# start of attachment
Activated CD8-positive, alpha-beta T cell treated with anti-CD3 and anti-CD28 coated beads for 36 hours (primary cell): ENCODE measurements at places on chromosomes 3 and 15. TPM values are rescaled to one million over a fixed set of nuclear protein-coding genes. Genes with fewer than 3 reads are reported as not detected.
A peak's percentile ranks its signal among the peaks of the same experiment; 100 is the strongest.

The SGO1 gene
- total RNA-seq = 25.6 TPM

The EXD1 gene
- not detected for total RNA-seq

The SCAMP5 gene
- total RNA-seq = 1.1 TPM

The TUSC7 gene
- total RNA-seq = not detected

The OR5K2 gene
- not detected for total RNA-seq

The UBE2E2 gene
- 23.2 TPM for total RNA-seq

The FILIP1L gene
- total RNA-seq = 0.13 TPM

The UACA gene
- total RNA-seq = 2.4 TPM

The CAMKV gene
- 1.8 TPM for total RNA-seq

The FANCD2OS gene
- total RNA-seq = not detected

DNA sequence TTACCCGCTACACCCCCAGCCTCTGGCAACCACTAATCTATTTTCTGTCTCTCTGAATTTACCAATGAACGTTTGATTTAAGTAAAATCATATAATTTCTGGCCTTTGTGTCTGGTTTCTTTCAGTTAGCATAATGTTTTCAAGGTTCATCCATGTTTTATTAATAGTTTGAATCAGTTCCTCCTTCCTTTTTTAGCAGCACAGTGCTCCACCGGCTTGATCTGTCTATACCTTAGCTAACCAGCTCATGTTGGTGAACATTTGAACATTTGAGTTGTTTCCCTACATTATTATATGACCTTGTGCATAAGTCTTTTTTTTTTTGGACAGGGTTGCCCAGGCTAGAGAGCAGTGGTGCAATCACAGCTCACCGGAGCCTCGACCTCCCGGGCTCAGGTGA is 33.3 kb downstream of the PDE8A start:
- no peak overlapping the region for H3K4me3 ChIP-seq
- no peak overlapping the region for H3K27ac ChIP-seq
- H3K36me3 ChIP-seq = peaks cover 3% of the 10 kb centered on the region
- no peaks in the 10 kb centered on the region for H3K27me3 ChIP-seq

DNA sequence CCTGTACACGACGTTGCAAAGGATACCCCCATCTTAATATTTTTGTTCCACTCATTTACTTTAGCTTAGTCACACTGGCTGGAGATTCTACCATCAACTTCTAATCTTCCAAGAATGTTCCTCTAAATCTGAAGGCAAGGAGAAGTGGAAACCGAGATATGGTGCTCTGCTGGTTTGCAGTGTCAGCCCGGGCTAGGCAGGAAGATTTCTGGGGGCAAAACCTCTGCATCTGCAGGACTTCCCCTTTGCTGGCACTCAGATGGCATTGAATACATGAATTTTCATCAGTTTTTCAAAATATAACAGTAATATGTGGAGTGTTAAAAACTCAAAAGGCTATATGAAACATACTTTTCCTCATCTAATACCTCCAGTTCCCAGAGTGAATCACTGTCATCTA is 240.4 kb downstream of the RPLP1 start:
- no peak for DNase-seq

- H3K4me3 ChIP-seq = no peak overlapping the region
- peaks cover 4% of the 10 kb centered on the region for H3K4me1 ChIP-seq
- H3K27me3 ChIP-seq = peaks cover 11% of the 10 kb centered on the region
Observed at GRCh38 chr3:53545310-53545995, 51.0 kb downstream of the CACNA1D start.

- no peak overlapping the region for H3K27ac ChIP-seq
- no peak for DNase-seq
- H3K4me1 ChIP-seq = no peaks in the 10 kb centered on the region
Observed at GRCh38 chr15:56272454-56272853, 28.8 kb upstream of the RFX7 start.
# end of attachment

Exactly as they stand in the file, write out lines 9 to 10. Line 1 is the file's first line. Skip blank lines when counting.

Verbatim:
The TUSC7 gene
- total RNA-seq = not detected